“Give me six hours to chop down a tree and I will spend the first four sharpening the axe.” – Abraham Lincoln
Prepare Your Business to Sell for Best Price Possible
Preparation is always the key to success in a business deal (and in life), and never more so than when it comes time to selling a business. In order to plan their best exit strategy, business owners should gradually but surely prepare their business so it sells for the best possible purchase price. Three preparatory steps to a successful business sale are:
- Reducing one’s role as the owner of the business
- Keeping track of one’s company’s records in an organized way.
- Having as ‘clean’ set of financials as possible.
Reducing the Owner’s Role Before Selling Your Business
Businesses that are run by an absentee owner have higher valuations than businesses that are run by active owners who are involved in the day to day operations of the business. When a buyer is faced with the daunting task of replacing an active owner who has personal relationships with employees, customers, and suppliers, then the valuation of the business may suffer. This is because the buyer will have to absorb the costs to replace the owner after the sale either with their own labor or from having to hire increased managerial staff. If it is possible for an owner to reduce their role in the business, then doing so will greatly enhance the value of the business when it comes to sell.
Owner Should Not be ‘Irreplaceable’
When an active owner has a personal relationship with key customers, employees, or suppliers, then buyers become frightened that they (as the new owner) will possible lose customers or business after the sale when the old owner is no longer around. Additionally, buyers will calculate the cost of having to replace a working owner (and/or their spouse if he or she is also active in the business) when deriving their valuation of a business. As a result, they will either be afraid to purchase the business at all or will give an offer that is not satisfactory. By slowly delegating responsibility and tasks to a managerial staff, the owner may prepare their business to receive a much higher purchase price when it comes time to sell.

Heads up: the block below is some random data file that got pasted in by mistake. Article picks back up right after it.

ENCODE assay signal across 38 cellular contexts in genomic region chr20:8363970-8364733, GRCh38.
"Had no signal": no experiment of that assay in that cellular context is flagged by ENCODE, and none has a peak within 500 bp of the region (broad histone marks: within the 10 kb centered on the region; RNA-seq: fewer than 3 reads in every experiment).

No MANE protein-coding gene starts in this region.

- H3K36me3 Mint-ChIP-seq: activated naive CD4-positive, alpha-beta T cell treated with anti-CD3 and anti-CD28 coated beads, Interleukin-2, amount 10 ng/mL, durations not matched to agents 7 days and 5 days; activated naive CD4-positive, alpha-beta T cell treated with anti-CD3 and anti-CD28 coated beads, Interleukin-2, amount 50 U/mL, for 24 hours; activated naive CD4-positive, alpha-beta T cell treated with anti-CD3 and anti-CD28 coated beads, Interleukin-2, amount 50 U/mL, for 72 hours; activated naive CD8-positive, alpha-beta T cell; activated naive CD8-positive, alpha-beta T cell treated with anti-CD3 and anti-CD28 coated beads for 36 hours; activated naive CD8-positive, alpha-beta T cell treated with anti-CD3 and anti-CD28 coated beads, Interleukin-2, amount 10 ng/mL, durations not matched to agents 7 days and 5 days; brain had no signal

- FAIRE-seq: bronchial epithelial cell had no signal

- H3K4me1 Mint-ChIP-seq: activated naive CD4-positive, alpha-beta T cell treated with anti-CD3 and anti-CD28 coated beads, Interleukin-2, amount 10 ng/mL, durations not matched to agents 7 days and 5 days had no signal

Organize Company Records
A key way to prepare one’s business is for sale is by organizing important company records. Such company records may consist of the original incorporation documents, shareholder certificates, W2 records, customer invoices, and insurance certificates. If the records are tracked by date then that is even more helpful. Keeping track of one’s company’s records in an organized way comes easy to some business owners. For others, not so much. But when it comes time to sell, a buyer will typically require a thorough due diligence process before closing. This due diligence process will ask for all these records, so having them organized and in place greatly facilitates the sales process.
Transparent Financials Improve Valuation
Having a clean set of financial records is by far the most important preparatory step one can make before selling a business. Financial records primarily include historical tax returns, profit and loss statements, and balance sheets. The goal of the financial records is to prove the adjusted owner benefit of the business. The adjusted owner benefit is simply the true economic profits derived by the owner of the business (including personal expenses that are expensed in the financial statement, unrecorded cash, and the owner’s salary). If the financials are transparent and organized enough to show the true adjusted owner benefit, then the buyer of the business is likely to pay a higher valuation. Moreover, transparent financials are also necessary for a buyer to receive external funding.
- Are all your sales reported on your tax returns (and sales tax returns)?
- Are your business expenses all reflected in your tax returns?
- Are all of your employees paid appropriately and legally?
- If you run personal expenses through your business, do you have appropriate evidence of this so that such personal expenses can be ‘added back’ to your owner benefit?
- In some industries, this may not all be necessary because doing so is not the industry norm.
- Also, some buyers may simply not care because they understand the industry norms or can conduct due diligence through other means.
- For most buyers and for most industries, however, having a clean set of books is a must for a buyer to pay a fair price for a business.
- Moreover, a buyer seeking SBA (Small Business Administration) financing will not be able to get funding unless they are given a coherent set of financial records.
If you’re thinking about selling your business, give Martin a call today to learn how you specifically can start preparing your business so it sells at the highest price possible.